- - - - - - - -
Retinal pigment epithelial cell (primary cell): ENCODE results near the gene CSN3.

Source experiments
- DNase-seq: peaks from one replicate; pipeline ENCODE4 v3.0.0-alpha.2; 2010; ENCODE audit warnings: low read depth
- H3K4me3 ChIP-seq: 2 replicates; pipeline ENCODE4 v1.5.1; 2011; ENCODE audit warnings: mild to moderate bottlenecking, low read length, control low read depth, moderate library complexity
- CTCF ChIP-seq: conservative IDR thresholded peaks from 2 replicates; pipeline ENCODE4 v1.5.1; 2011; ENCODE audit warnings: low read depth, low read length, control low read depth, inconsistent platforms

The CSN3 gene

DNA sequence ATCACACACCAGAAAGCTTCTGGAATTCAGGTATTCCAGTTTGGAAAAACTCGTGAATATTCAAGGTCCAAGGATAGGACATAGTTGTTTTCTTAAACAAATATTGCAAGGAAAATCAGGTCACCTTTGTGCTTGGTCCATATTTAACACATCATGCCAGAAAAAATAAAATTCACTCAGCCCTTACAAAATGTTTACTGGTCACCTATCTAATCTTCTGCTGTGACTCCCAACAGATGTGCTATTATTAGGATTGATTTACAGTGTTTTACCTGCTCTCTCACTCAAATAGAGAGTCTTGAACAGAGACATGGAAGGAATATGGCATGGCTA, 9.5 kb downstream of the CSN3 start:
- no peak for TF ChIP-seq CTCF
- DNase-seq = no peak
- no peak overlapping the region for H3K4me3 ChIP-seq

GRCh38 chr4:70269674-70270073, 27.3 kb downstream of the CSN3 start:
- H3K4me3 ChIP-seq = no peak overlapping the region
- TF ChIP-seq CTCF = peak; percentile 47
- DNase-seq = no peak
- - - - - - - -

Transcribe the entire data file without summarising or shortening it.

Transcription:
Retinal pigment epithelial cell (primary cell): ENCODE results near the gene CSN3.

Source experiments
- DNase-seq: peaks from one replicate; pipeline ENCODE4 v3.0.0-alpha.2; 2010; ENCODE audit warnings: low read depth
- H3K4me3 ChIP-seq: 2 replicates; pipeline ENCODE4 v1.5.1; 2011; ENCODE audit warnings: mild to moderate bottlenecking, low read length, control low read depth, moderate library complexity
- CTCF ChIP-seq: conservative IDR thresholded peaks from 2 replicates; pipeline ENCODE4 v1.5.1; 2011; ENCODE audit warnings: low read depth, low read length, control low read depth, inconsistent platforms

The CSN3 gene

DNA sequence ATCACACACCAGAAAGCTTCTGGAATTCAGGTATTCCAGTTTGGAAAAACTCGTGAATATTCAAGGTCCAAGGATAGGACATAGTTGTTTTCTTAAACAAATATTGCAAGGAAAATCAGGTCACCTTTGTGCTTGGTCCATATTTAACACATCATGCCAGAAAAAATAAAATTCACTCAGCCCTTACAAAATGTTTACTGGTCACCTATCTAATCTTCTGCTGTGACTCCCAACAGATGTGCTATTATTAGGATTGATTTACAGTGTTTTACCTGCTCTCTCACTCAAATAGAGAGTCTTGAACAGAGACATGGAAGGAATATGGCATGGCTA, 9.5 kb downstream of the CSN3 start:
- no peak for TF ChIP-seq CTCF
- DNase-seq = no peak
- no peak overlapping the region for H3K4me3 ChIP-seq

GRCh38 chr4:70269674-70270073, 27.3 kb downstream of the CSN3 start:
- H3K4me3 ChIP-seq = no peak overlapping the region
- TF ChIP-seq CTCF = peak; percentile 47
- DNase-seq = no peak